Clinics Closed~ Rarely Inspected

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Clinics Closed~ Rarely Inspected
Mon, 08-20-2007 - 10:39am

Inspections of N.J. licensed abortion clinics are rare

By MICHAEL CLARK Staff Writer, (609) 272-7204
Published: Sunday, August 19, 2007
Health officials inspected only one of the state's six licensed abortion clinics in the past two years - despite a requirement that they be investigated every other year - before complaints eventually brought inspectors to two of the clinics, a Press investigation has revealed. Those two clinics were then closed immediately due to health violations that posed "immediate and serious risk of harm to patients."
The investigations of the Alternatives clinic in Atlantic City and Metropolitan Medical Associates in Englewood, Bergen County, marked the first time those clinics had been inspected in six and five years, respectively.

The abrupt closing of the Atlantic City clinic at the end of June exposed locally the potential dangers women face at such unmonitored facilities. But a statewide records request by The Press of Atlantic City shows the problem extends throughout the state. Inspections are sporadic at best and, when they do occur, discovering serious violations is common.

Inspections remain overdue for the three other abortion centers - by as much as seven years in the case of the Planned Parenthood clinic in Shrewsbury, Monmouth County. The last inspection reports for all six clinics recorded violations.

The state Health Department could not confirm that only these clinics provide abortions because it does not keep a tally of all abortion providers in the state. They are broadly categorized as ambulatory-care facilities.

Health inspectors' absence at the clinics is part of a statewide issue that reaches beyond abortion clinics - only 17 percent of all licensed ambulatory-care facilities are inspected every two years, according to department spokesman Tom Slater.
Slater attributed the lack of oversight to the drastic increase in New Jersey-licensed health facilities since 2000 and the minimal increase in new health inspectors. According to Slater, the number of ambulatory-care facilities in New Jersey has nearly doubled since 2000, rising from 594 to 1,003. In that time, only 23 more inspectors have been hired, giving the department a total of 171.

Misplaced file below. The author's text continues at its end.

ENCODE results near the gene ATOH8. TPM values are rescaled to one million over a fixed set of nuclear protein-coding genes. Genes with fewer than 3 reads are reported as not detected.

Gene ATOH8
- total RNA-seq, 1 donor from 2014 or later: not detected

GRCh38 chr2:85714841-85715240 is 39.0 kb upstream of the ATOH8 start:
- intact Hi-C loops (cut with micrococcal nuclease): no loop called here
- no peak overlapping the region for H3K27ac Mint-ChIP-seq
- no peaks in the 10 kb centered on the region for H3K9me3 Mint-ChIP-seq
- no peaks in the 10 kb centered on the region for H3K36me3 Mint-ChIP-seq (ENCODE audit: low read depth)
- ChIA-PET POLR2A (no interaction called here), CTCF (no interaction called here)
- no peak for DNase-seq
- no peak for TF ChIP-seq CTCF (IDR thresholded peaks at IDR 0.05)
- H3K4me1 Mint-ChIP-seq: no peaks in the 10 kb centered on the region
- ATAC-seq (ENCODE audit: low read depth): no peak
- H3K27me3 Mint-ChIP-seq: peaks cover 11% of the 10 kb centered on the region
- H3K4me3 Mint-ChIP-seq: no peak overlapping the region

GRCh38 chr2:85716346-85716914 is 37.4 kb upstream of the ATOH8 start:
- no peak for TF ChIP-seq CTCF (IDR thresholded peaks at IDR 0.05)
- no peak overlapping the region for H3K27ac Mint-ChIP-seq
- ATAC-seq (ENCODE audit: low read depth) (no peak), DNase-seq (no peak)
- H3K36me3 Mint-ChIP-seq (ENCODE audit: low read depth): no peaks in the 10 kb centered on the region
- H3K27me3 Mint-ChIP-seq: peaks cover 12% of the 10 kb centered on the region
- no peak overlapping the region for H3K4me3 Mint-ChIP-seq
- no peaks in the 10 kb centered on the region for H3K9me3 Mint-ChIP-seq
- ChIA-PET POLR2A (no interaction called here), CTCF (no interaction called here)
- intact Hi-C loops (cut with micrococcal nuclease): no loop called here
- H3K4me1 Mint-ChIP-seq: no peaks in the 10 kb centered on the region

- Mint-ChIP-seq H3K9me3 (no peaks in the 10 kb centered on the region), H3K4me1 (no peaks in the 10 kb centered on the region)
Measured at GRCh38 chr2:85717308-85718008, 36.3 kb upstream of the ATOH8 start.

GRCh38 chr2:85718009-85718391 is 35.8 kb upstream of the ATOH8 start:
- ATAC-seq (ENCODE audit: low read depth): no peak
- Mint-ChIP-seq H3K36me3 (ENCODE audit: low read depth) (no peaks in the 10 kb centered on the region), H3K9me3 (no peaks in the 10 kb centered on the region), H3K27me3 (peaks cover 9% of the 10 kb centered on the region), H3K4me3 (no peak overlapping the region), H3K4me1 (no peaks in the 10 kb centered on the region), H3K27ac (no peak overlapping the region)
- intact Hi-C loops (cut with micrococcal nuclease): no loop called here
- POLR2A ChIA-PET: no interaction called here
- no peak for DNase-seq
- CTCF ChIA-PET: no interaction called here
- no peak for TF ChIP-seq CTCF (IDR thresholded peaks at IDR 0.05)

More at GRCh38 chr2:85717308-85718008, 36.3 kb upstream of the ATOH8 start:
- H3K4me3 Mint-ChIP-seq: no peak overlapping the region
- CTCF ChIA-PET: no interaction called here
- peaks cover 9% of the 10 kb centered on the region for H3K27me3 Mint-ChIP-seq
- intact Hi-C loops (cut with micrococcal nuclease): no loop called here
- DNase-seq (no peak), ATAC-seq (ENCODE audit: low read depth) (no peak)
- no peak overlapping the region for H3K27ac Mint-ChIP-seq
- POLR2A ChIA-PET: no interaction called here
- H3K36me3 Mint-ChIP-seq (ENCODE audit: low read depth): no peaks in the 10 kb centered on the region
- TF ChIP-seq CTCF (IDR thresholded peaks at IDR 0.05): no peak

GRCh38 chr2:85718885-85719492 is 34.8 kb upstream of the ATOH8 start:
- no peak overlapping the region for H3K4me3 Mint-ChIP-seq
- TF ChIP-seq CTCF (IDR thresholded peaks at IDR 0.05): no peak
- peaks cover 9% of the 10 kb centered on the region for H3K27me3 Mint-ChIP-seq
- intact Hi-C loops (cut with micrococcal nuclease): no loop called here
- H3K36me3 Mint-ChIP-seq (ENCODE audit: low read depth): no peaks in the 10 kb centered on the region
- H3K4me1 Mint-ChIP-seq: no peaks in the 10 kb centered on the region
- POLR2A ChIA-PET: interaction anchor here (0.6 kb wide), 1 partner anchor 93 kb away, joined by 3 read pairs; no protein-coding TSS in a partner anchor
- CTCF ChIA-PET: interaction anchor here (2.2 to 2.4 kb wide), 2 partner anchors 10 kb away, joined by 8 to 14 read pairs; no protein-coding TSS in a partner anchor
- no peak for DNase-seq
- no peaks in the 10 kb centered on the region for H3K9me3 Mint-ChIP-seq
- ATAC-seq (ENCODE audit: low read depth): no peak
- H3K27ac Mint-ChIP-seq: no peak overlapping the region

"There has been a nationwide attrition in the health work force," Slater said. "The Baby Boomers are retiring. Those are the type of people that took public jobs. And we are competing with the private sector."

Slater emphasized that even if routine inspections are overdue, any complaints received by the department are promptly investigated.

"These facilities are staffed by licensed professionals and part of their licensure requirements is that they uphold the highest of standards," he said. "We have confidence that they will continue to do that and notify us if there is a problem."

Health Commissioner Fred M. Jacobs is on vacation and was not available for an interview, Slater said.

Although Slater does not believe the lack of inspections contributes to the potential harm of patients, Sen. Joe Vitale, D-Middlesex, disagrees.

"It certainly can contribute," said Vitale, who has been chairman of New Jersey's Senate Health Committee for four years. "If you talk about infections, which are certainly common in hospital settings, if these places are unclean and are going uninspected, patients could be at risk."

The senator compared the state's obligation to inspect the clinics with motor-vehicle inspections.

"While I'm sure that (drivers) care that their car is safe, they're not going to know about every problem the car may have, which is why we have state inspections," he said. "I have confidence in the physicians, but they may not be aware of every issue. The state has an obligation to step in and ensure that these facilities are safe."

But state-licensed clinics are not the only possible destination for women seeking abortions. There are more than 20 private clinics within the state, which can perform abortions as much as 14 weeks into a pregnancy. Although those clinics can be inspected by the state's Division of Consumer Affairs, which represents the Board of Medical Examiners, the division has no standards to routinely inspect the private clinics.

Unlike the state Health Department, Consumer Affairs refuses to release inspection reports of any private clinic under its jurisdiction, nor will it comment on when it last inspected any facility, according to Jeff Lamm, spokesman for the division. He also refused to discuss general inspection practices.

Contrary to the division's confidentiality policy, the techniques implemented by inspectors with the Health Department are on display in their public reports, and are clearly thorough. The violations outlined in the six most recent abortion clinic reports are equally extensive.